var block = new ThreadBlock<string, int>(s =>
                var result = 0;
                return int.TryParse(s, out result) ? result : 0;

            block.AddRange(new List<string>{ "1", "2", "3", "four", "5", "six", "7", "8", "nine", "10"});


            block.Execute(5, null, tasks =>
                Assert.AreEqual(10, block.Results.Count);

                Parallel.ForEach(block.Results, pair =>
                    Debug.WriteLine($"{pair.Key} - {pair.Value}");
                    $"{pair.Key} - {pair.Value}".ToDebug();

Here's what's happening:

  1. The ThreadBlock is instantiated, passing in a single variable (you could use a Tuple here to pass in more), and returning a single value (again, you could use a Tuple to pass back more). The code of the anonymous delegate simply attempts to parse the string s and return it as an int, if it's valid.
  2. The ThreadBlock is populated with the values that will be sent to the anonymous delegate via the s parameter.
  3. The ThreadBlock is locked. If you fail to do this, you will get an exception when you attempt to Execute the ThreadBlock. Locking the ThreadBlock prevents further changes to the collection of values.
  4. The ThreadBlock is executed, given both a MaxDepthOfParallelism (5 in this case) and the anonymous delegate used to process the results when all threads have returned.
  5. The anonymous delegate writes out the values returned by the individual threads executed in the ThreadBlock.

The MaxDepthOfParallelism is very important. This should be set to a number that the computer can comfortably handle without becoming CPU bound. If your work load has lots of I/O, you can make this large, if it's all processing, target one or two threads per processing core to prevent too much thread thunking.

Points of Interest

This library is intended for programmers of any level. Even as a seasoned vet at parallel programming, I had to put a LOT of thought into creating this deceptively simple library. The results speak for themselves.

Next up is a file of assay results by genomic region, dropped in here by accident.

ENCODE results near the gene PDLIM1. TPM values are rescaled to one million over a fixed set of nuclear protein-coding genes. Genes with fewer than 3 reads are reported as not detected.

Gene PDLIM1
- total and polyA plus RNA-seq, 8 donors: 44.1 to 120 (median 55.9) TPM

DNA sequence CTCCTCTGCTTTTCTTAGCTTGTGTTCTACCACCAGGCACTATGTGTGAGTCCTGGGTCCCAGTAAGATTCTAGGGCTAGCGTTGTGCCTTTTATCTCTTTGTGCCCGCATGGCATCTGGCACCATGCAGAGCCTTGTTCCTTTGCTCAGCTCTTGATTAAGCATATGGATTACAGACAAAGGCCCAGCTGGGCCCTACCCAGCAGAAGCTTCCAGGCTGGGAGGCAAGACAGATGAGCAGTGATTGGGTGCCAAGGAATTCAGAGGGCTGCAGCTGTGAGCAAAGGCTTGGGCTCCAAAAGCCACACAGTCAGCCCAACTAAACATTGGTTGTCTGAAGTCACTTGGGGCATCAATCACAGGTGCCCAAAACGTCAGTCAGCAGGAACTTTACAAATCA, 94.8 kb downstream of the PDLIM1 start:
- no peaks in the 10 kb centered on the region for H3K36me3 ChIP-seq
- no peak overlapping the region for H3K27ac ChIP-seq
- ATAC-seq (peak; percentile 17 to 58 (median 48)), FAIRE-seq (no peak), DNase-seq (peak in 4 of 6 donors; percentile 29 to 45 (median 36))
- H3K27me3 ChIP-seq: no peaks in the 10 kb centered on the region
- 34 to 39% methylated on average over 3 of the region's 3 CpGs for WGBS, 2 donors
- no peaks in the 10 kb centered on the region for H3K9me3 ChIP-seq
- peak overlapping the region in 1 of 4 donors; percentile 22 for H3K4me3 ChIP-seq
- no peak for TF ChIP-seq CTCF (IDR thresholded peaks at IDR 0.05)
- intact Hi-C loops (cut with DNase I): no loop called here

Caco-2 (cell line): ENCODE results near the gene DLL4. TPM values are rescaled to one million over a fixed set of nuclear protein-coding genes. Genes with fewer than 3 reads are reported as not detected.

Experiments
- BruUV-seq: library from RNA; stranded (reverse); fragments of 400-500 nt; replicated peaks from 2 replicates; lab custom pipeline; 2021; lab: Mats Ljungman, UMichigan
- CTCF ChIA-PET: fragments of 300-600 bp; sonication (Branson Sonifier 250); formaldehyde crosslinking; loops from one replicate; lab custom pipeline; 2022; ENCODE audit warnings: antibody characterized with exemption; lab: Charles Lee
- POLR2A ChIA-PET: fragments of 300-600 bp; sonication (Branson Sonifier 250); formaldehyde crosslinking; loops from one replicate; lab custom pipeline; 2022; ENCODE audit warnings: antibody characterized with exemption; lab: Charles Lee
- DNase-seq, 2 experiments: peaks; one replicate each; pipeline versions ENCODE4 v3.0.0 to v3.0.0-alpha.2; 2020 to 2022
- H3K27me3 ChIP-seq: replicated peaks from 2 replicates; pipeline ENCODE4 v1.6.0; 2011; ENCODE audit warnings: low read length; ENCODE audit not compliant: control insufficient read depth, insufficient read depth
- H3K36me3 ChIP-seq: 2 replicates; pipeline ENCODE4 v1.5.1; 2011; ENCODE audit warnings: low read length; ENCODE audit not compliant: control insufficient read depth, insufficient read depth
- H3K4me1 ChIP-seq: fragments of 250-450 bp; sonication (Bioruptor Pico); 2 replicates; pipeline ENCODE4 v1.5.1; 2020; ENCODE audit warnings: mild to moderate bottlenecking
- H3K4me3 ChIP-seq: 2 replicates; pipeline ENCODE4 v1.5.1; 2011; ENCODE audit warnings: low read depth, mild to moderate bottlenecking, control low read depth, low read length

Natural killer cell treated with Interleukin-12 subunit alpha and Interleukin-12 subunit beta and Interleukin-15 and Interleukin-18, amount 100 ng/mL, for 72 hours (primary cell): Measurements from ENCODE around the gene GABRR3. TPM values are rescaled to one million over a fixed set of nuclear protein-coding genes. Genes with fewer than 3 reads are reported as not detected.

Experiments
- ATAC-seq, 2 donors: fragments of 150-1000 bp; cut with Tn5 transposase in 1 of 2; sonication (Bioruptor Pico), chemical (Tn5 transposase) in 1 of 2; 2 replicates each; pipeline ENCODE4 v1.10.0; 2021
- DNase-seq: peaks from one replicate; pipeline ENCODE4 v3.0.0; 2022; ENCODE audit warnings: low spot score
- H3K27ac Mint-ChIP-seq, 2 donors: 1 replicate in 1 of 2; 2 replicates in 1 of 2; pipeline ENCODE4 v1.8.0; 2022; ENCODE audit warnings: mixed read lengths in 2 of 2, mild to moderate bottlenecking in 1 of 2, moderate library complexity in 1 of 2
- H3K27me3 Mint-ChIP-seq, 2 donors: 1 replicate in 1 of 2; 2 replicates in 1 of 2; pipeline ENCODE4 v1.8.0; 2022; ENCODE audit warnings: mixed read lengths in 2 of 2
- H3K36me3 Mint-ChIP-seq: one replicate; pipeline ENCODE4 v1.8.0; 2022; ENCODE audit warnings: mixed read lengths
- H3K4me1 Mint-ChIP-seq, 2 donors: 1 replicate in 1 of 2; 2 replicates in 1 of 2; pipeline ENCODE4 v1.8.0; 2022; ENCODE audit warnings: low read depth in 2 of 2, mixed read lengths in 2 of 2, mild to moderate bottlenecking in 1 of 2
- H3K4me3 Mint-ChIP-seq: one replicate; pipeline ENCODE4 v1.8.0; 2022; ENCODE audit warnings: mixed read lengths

• Version - Initial version
  • Version - Updated to include the AddOrUpdate and GetOrAdd metaphors.
  • Version - Removed the ThreadSafeList and ThreadSafeDictionary.  Converted ThreadBlock to use ConcurrentDictionary and ConcurrentBag.  Added warmup Action for each item.

Where to Get It

SimpleThreading is available on Nuget via the Visual Studio package manager (install-package GPS.SimpleThreading) or by downloading the package from GitHub.


This article, along with any associated source code and files, is licensed under The Code Project Open License (CPOL)

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Comments and Discussions

GeneralThere's no download associated with the tip. Pin
Paulo Zemek28-Jul-17 12:26
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GeneralRe: There's no download associated with the tip. Pin
Sharp Ninja28-Jul-17 17:08
MemberSharp Ninja28-Jul-17 17:08 
GeneralRe: There's no download associated with the tip. Pin
Paulo Zemek28-Jul-17 18:15
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Suggestionconcurrent collections Pin
Member 1333458628-Jul-17 12:18
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GeneralRe: concurrent collections Pin
Sharp Ninja28-Jul-17 17:10
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GeneralRe: concurrent collections Pin
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GeneralRe: concurrent collections Pin
Sharp Ninja31-Jul-17 14:44
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GeneralRe: concurrent collections Pin
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GeneralRe: concurrent collections Pin
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GeneralRe: concurrent collections Pin
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GeneralRe: concurrent collections Pin
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GeneralRe: concurrent collections Pin
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GeneralRe: concurrent collections Pin
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GeneralRe: concurrent collections Pin